The median follow-up duration after radiotherapy was 36.7 months (range 14.0-90.5). A total of 17 patients experienced recurrences and two patients died. The patterns of first failure and overall failure at the time of the last follow-up are shown in Figure . Of the five patients who experienced regional recurrence as an isolated first recurrence, two experienced subsequent distant metastasis and two experienced subsequent local and distant failure. Of the four patients who experienced local recurrence as an isolated first recurrence, one patient experienced subsequent regional failure and one experienced subsequent regional and distant failure. Overall local, regional, and distant failure developed in 10, 11, and 10 patients, respectively. The 3-year OS, RFS, LC, RC, and DC rates were 95.7%, 62.7%, 77.2%, 77.1%, and 78.2%, respectively.
Figure 1 Patterns of (A) first failure and (B) overall failure. Of the five patients who experienced regional recurrence as an isolated first recurrence, two experienced subsequent distant metastasis and two experienced subsequent local and distant failure. Of (more ...)
Regional recurrence developed in 11 patients (crude rate 22%) at a median of 4.9 months after radiotherapy (range 2.3-23.6, interquartile range 2.6-7.0). Ipsilateral level II was the most common site of regional failure. Neck dissection for suspicious persistent or recurrent disease was performed in 12 patients at 2.3-24.5 months (median 6 months) after radiotherapy. Of these, two patients had no metastatic lymph nodes and 10 had metastatic lymph nodes in the neck. Of these 10 patients, seven were successfully salvaged, and the ultimate neck control rate was 92%. With the exception of two patients who developed distant metastasis, the other five of these seven patients were alive without disease at the last follow-up. Two patients with isolated local failure and one patient with isolated lung metastasis were also successfully salvaged with surgery and chemotherapy. Thus, 8 of 17 patients with recurrence were alive without disease at the last follow-up (median 24.6 months, range 9.7-88.1 months after recurrence).
We evaluated candidate parameters such as age, gender, primary site, T/N classification, initial lymph node size, radiotherapy modality, chemotherapy administration sequence, primary tumor response, post-radiotherapy lymph node size/necrosis, and PET reading of positive residual nodal disease to identify prognostic factors for regional control, and the results are listed in Table . On univariate analysis, initial nodal size > 2 cm (3-year RC 88.0% vs. 63.6%, p = 0.022), post-radiotherapy primary tumor response less than complete response (88.1% vs. 41.7%, p < 0.001), post-radiotherapy nodal size > 1.5 cm (83.5% vs. 20.0%, p < 0.001), and post-radiotherapy nodal necrosis (87.8% vs. 33.3%, p = 0.002) were associated with poor regional control. Administration of chemotherapy was heterogeneous and we divided patients into 3 groups; neoadjuvant plus concurrent, concurrent plus adjuvant, and concurrent only; corresponding 3-year RC rates were 71.4%, 94.1%, and 64.3%, respectively (p = 0.123). On multivariate analysis, a less-than-complete primary site response (hazard ratio 8.926, 95% confidence interval 2.38-33.47, p = 0.001) and post-radiotherapy nodal necrosis (hazard ratio 7.413, 95% confidence interval 2.03-27.14, p = 0.002) were identified as independent prognostic factors for regional control.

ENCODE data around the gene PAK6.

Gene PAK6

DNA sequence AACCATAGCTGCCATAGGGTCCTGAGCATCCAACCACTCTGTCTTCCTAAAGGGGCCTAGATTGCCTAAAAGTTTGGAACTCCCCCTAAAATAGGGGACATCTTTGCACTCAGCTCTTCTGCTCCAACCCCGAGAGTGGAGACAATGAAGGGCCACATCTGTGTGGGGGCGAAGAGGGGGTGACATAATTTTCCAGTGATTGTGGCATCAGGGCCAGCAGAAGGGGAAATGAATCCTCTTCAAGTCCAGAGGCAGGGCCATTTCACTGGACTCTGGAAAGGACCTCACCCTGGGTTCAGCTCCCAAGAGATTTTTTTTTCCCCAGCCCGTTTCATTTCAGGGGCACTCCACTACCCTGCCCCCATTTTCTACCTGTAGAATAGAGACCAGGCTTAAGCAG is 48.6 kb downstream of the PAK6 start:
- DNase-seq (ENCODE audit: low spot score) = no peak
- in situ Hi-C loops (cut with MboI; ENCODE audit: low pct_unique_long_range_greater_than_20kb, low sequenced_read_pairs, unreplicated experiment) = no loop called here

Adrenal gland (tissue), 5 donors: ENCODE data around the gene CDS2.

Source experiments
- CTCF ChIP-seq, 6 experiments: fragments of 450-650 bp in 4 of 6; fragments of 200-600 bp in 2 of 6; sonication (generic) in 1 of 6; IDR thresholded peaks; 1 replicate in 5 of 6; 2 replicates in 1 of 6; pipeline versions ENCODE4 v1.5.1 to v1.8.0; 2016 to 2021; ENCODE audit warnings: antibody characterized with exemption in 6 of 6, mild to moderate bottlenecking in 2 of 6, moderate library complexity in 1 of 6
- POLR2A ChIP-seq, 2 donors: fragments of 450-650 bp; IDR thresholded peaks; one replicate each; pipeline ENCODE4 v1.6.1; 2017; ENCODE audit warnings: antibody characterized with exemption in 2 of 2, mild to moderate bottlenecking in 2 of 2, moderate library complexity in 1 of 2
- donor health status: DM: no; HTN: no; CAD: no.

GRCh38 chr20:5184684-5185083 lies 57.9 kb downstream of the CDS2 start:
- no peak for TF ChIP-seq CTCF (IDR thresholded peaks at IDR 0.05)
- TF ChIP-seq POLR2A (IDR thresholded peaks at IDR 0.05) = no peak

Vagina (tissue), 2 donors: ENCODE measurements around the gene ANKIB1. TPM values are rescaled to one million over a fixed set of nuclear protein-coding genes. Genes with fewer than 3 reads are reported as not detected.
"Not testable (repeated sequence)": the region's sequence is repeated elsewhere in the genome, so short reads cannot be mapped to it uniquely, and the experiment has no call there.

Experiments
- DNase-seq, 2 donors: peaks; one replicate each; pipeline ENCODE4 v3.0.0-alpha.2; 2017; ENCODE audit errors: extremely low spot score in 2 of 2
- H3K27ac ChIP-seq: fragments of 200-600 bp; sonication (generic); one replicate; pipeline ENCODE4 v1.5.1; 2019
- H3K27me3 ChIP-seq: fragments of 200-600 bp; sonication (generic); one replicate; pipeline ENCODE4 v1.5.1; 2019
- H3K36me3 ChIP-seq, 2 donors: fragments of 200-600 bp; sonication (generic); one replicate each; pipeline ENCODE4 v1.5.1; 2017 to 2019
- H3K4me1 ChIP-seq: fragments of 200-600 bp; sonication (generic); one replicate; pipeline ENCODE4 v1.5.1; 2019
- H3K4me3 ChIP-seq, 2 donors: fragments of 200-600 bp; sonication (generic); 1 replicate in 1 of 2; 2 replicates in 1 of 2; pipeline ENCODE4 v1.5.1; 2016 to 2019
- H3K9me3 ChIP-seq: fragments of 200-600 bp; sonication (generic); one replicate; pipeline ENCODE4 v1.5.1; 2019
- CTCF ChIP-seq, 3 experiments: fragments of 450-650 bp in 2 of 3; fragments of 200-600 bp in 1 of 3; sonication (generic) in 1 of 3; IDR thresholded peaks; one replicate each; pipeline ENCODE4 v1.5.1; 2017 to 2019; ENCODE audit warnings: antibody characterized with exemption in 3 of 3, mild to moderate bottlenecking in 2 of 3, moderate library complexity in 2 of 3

Univariate analysis to identify prognostic factors for regional control
PET as a first evaluation was performed in 31 patients. Only four of the 31 patients showed positive PET results with mSUV of 1.3, 2.8, 3.3, and 5.0, respectively. Two of them (mSUV 3.3 & 5.0) experienced regional failure. One patient had 1.7 cm necrotic lymph node with abnormal FDG uptake (mSUV 3.3) at 3 weeks post-radiotherapy. We decided that post-radiotherapy 3 weeks was too early to determine overall response and re-checked CT 8 weeks later. At 11 weeks, lymph node further decreased but was progressed in next follow-up CT. Another patient with regional recurrence had 1-cm lymph nodes without necrosis at 8 weeks after radiotherapy, and PET showed small but hypermetabolic lymph nodes (mSUV 4.2 and 5.0) at that time. Because there were small lymph nodes without necrosis, and FDG uptake decreased compared with pre-treatment value (mSUV 9.0), we observed without immediate neck dissection. However after 3 months, lymph nodes increased with necrosis and FDG uptake also increased up to mSUV 12.5, and the patients underwent salvage neck dissection. Since PET was performed in only a subset of the patients (n = 31) at the first follow-up, we analyzed subset analysis in patients who checked PET. Positive and negative PET results were reported in 4 and 27 patients, respectively, and the corresponding 3-year RC rates were 50% and 78.1% (p = 0.115). When we included patients who did not perform PET and divided patients into 3 groups (residual disease, normal/reactive change, and no PET), and 3-year RC rates were not significantly different (p = 0.349). We could not find any prognostic significance for regional control by the statistical analysis using several arbitrary cut off points of mSUVs regardless of the interpretation by the specialists in Nuclear Medicine.